Today’s Wonder of the Day was inspired by Zoe from AL. Zoe Wonders, “how many countries are there in the world” Thanks for WONDERing with us, Zoe!
Do you ever dream of visiting a foreign country? Where would you go? Would you explore the ancient pyramids of Egypt? Perhaps you'd rather roam the museums of France? Or maybe a walk along the Great Wall of China would be simply magical to you.
That's a simple question that must have a simple answer. Right? Actually, it is a simple question, but it doesn't have a simple answer like you might expect.
Today, most experts would likely tell you that there are 196 countries in the world. This number differs from a couple of other figures you might hear from time to time, though. For example, there are 193 member nations of the United Nations. In addition, the United States Department of State officially recognizes 195 countries around the world.
So what accounts for these differing figures? When it comes to the U.S. State Department, the entity it fails to recognize is Taiwan. Although most experts believe that Taiwan meets the requirements to be considered an independent country, the United States and many other countries do not formally recognize Taiwan as a country because China claims that Taiwan is simply a province of China.
In addition to Taiwan, two other countries are not part of the United Nations: Vatican City and Kosovo. Vatican City, while technically an independent country, is too small to warrant representation. Kosovo declared independence from Serbia in 2008, but has yet to join the United Nations.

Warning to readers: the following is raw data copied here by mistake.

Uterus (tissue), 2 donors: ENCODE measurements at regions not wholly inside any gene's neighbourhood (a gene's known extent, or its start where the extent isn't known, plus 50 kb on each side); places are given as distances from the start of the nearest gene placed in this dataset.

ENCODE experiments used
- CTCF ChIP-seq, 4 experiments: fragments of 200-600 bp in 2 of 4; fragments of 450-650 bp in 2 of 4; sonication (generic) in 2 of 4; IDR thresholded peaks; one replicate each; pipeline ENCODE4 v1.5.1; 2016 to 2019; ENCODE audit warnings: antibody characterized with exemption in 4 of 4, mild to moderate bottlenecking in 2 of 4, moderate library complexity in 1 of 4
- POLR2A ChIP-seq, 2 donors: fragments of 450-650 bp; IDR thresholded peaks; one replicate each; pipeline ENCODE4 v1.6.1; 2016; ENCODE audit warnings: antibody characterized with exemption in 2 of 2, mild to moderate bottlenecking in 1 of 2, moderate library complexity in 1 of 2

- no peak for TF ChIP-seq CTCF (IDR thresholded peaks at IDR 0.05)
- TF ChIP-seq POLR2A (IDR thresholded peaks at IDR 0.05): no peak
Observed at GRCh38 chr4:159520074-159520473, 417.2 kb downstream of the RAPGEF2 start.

Further confusing matters for some people is the fact that there are many territories and colonies that many people consider countries…but they actually aren't. For example, Puerto Rico, Greenland, Northern Ireland, Scotland, Wales, and England are all often thought of as independent countries.
Puerto Rico is a territory of the United States. Greenland, despite its size and increased self-rule, remains a territory of Denmark. As for Northern Ireland, Scotland, Wales, and England, many people consider them four separate countries, but in fact they're the four parts that make up the United Kingdom.
Armed conflicts and civil wars around the globe continue to change and shape the look of the world map. For example, the world's newest country — South Sudan — declared its independence in 2011 after a long civil war.
Since 1990, 29 new countries have appeared on the world map. Almost half of these came about from the break-up of the former Soviet Union. The break-up of the former Yugoslavia also created seven new countries.